Rachel’s youngest child, Elsie, married and left home in 1910. Annie never married and lived with her mother until Rachel’s death in 1912 at age 62. Rachel was survived by all five of her children, several grandchildren, and her brother Steve. Rachel rests alongside William in Hills Grove Cemetery in McDonough County, forever her home.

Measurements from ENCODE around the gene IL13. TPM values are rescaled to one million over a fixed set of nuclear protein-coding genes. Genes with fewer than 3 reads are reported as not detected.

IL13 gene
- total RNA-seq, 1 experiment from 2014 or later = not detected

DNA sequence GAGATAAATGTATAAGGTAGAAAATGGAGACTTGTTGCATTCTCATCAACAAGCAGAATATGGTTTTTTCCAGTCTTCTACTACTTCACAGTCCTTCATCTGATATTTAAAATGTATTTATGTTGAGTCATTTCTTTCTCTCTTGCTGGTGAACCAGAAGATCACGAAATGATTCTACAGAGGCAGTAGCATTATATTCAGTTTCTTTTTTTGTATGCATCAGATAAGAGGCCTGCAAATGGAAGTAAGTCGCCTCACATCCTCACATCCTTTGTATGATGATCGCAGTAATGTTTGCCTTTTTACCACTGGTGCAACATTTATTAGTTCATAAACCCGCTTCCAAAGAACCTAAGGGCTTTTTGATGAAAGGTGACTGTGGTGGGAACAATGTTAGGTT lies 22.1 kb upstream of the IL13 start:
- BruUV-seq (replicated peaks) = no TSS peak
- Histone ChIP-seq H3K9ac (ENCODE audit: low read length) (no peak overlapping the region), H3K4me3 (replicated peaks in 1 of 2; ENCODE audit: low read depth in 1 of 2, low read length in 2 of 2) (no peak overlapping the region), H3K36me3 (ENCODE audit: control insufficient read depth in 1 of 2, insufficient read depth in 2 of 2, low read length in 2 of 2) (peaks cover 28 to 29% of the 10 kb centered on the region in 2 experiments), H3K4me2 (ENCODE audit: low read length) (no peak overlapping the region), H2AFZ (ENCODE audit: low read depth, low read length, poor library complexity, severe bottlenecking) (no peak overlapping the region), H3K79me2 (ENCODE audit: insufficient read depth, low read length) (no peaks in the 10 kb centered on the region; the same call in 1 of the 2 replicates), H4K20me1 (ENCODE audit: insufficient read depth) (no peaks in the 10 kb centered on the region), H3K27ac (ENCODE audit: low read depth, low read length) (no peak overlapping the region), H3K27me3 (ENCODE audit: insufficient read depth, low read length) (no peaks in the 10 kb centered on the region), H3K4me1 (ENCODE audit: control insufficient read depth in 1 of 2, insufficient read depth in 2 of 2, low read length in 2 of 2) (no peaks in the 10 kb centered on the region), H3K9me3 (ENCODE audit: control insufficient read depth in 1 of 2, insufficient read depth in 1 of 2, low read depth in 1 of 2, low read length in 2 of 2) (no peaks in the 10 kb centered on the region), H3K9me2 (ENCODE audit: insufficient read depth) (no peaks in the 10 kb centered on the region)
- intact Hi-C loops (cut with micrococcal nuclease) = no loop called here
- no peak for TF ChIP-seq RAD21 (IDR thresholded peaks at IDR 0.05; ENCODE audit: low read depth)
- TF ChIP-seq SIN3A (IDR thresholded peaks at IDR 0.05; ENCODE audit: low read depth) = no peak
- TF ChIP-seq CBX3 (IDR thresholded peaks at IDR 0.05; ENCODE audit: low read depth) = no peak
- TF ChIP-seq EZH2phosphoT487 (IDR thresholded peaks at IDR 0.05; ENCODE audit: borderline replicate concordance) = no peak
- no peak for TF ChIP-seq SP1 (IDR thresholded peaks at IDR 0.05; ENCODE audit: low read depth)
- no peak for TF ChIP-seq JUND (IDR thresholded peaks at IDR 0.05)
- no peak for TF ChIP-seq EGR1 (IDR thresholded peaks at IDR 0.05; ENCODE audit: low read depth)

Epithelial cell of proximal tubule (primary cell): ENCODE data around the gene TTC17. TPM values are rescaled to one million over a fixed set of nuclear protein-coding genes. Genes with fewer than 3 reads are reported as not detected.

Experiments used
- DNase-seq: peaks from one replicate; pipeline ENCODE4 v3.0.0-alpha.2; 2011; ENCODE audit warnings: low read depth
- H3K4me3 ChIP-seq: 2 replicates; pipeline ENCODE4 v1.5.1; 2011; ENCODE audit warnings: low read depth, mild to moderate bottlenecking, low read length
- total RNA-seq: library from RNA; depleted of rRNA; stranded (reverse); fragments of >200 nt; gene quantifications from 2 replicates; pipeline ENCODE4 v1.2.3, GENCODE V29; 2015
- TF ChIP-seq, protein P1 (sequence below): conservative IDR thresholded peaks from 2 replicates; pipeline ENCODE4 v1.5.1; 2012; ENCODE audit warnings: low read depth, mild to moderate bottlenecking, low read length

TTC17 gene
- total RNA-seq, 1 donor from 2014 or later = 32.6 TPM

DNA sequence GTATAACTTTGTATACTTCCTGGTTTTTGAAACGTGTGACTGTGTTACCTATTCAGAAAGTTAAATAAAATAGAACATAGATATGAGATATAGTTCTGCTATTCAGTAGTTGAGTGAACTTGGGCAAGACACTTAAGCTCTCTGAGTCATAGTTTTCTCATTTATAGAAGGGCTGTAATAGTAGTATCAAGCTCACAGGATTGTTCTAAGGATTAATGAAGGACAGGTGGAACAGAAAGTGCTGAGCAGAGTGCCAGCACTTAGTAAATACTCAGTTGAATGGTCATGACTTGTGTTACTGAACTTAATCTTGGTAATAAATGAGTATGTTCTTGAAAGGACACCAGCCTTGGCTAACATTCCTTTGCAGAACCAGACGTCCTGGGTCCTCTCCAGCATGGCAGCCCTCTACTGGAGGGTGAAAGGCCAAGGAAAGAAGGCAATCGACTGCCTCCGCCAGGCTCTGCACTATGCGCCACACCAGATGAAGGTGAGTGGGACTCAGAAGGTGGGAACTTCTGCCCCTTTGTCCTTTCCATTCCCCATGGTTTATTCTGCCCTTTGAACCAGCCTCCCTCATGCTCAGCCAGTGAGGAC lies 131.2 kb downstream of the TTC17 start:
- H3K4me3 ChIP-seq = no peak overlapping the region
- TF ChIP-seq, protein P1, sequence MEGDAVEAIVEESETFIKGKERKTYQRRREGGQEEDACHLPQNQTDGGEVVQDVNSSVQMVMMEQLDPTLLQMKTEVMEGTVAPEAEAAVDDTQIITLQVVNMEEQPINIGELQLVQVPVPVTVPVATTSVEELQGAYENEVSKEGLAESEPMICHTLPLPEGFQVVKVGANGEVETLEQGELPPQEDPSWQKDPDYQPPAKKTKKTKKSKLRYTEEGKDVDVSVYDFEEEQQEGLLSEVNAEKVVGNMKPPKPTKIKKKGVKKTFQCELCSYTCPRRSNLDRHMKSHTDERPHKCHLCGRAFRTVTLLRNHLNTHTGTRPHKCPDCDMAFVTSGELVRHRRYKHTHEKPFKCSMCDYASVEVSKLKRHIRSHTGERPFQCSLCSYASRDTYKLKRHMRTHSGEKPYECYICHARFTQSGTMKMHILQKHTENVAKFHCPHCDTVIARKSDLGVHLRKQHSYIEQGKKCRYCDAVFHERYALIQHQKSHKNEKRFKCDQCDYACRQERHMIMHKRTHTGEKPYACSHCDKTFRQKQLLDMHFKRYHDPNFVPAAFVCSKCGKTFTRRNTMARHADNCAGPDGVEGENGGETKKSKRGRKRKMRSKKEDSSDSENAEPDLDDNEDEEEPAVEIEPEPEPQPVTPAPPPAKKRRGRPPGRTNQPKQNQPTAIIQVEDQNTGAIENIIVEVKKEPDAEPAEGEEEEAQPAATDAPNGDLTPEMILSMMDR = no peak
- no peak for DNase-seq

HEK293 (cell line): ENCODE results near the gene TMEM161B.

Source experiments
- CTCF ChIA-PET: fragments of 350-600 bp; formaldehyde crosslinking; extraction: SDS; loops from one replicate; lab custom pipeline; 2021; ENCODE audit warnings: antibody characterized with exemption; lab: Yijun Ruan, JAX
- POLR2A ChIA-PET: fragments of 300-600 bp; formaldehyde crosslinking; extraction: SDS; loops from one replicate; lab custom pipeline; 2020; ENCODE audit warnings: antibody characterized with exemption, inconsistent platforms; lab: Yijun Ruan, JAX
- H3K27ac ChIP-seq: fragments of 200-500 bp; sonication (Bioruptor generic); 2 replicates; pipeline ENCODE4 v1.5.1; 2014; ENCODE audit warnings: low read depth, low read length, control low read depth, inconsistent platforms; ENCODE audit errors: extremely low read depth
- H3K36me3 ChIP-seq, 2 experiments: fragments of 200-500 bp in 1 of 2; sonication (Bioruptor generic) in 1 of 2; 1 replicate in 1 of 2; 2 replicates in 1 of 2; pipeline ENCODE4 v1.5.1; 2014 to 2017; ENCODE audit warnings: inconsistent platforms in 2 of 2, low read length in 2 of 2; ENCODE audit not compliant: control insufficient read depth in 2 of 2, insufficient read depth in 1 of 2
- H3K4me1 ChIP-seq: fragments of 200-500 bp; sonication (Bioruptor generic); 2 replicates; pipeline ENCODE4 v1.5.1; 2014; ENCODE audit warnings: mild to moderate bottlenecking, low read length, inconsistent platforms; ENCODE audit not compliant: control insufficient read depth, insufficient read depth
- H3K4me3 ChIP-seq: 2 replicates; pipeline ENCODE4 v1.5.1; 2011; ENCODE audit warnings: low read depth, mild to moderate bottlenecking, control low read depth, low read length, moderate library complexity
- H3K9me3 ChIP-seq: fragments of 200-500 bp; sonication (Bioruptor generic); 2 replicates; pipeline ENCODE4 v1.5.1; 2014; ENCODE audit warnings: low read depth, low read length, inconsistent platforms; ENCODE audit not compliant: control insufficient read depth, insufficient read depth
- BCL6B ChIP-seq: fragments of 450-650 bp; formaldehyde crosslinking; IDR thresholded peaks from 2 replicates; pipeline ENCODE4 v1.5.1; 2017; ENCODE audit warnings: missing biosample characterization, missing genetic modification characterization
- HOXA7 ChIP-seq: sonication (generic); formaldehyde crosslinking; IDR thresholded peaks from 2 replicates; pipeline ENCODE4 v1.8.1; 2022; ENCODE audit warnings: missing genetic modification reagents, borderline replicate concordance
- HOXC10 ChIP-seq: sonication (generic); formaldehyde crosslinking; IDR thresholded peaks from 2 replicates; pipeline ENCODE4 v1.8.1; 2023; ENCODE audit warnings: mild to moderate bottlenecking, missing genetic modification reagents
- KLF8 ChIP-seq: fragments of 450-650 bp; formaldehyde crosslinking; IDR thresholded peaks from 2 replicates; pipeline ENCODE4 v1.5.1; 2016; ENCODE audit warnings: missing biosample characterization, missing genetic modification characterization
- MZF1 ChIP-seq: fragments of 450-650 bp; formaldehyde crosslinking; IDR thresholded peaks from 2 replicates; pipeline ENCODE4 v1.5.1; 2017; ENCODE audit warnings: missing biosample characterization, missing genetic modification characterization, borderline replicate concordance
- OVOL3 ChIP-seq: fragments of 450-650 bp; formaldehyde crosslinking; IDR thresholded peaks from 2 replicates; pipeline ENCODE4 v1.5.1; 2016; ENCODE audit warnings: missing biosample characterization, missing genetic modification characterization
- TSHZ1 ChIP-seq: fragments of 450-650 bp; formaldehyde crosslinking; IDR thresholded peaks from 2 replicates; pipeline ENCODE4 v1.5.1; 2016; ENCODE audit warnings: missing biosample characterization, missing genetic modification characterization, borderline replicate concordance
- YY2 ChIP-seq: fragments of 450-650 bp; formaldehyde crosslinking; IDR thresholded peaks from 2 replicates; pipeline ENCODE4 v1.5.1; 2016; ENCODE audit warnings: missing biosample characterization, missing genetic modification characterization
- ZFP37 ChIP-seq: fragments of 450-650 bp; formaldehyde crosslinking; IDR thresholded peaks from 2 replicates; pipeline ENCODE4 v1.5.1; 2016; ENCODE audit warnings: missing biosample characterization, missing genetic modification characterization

Rachel’s branch of the family tree has been full of surprises. Literally hundreds of my dad’s close DNA matches share an ancestor with Rachel. Many of these matches trace their ancestry back to a prolific Osborn family group who settled first in North Carolina and then in the New River Valley in Virginia before the Revolutionary War. Rachel’s mother descended from this group, whose patriarch was Ephraim Osborn. Rachel’s father came from these Osborns, too, but he may have descended from a brother of Ephraim. Several Osborns, along with other pioneer families (including Stewarts and Penningtons who had ties to the family of Daniel Boone) migrated from Virginia and North Carolina, through Kentucky, to Indiana and further west into Illinois. Families who migrated together often intermarried, creating endogamous populations. Descendants of these families often share DNA through more than one ancestor (as does Rachel). As it turns out, Rachel’s second great grandmother on her mother’s side was Hannah Boone, Dan’l youngest sister. (Click here to see Rachel’s family tree.) I wonder if Rachel knew she was related to Daniel Boone, or if that would have had any particular significance in her day? It was not a story that was part of my family’s oral history, but one I learned only through research. We may not have a Cherokee princess in our family tree, but thanks to Grandmother Rachel, by golly, we have Boone DNA!